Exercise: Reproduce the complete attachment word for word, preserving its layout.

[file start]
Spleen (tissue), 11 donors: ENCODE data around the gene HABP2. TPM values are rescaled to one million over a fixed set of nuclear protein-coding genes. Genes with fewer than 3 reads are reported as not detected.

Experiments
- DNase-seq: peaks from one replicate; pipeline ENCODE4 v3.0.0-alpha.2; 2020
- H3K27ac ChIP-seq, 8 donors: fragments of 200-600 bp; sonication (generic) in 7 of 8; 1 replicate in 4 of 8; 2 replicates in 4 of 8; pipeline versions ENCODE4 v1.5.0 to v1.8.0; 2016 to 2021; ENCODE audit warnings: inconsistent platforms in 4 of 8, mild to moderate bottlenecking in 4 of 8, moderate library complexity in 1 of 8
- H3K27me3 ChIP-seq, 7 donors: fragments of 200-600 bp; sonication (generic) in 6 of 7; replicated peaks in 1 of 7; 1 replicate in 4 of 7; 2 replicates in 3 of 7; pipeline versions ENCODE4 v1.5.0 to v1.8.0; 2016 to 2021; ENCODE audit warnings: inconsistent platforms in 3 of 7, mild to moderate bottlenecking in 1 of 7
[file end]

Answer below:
Spleen (tissue), 11 donors: ENCODE data around the gene HABP2. TPM values are rescaled to one million over a fixed set of nuclear protein-coding genes. Genes with fewer than 3 reads are reported as not detected.

Experiments
- DNase-seq: peaks from one replicate; pipeline ENCODE4 v3.0.0-alpha.2; 2020
- H3K27ac ChIP-seq, 8 donors: fragments of 200-600 bp; sonication (generic) in 7 of 8; 1 replicate in 4 of 8; 2 replicates in 4 of 8; pipeline versions ENCODE4 v1.5.0 to v1.8.0; 2016 to 2021; ENCODE audit warnings: inconsistent platforms in 4 of 8, mild to moderate bottlenecking in 4 of 8, moderate library complexity in 1 of 8
- H3K27me3 ChIP-seq, 7 donors: fragments of 200-600 bp; sonication (generic) in 6 of 7; replicated peaks in 1 of 7; 1 replicate in 4 of 7; 2 replicates in 3 of 7; pipeline versions ENCODE4 v1.5.0 to v1.8.0; 2016 to 2021; ENCODE audit warnings: inconsistent platforms in 3 of 7, mild to moderate bottlenecking in 1 of 7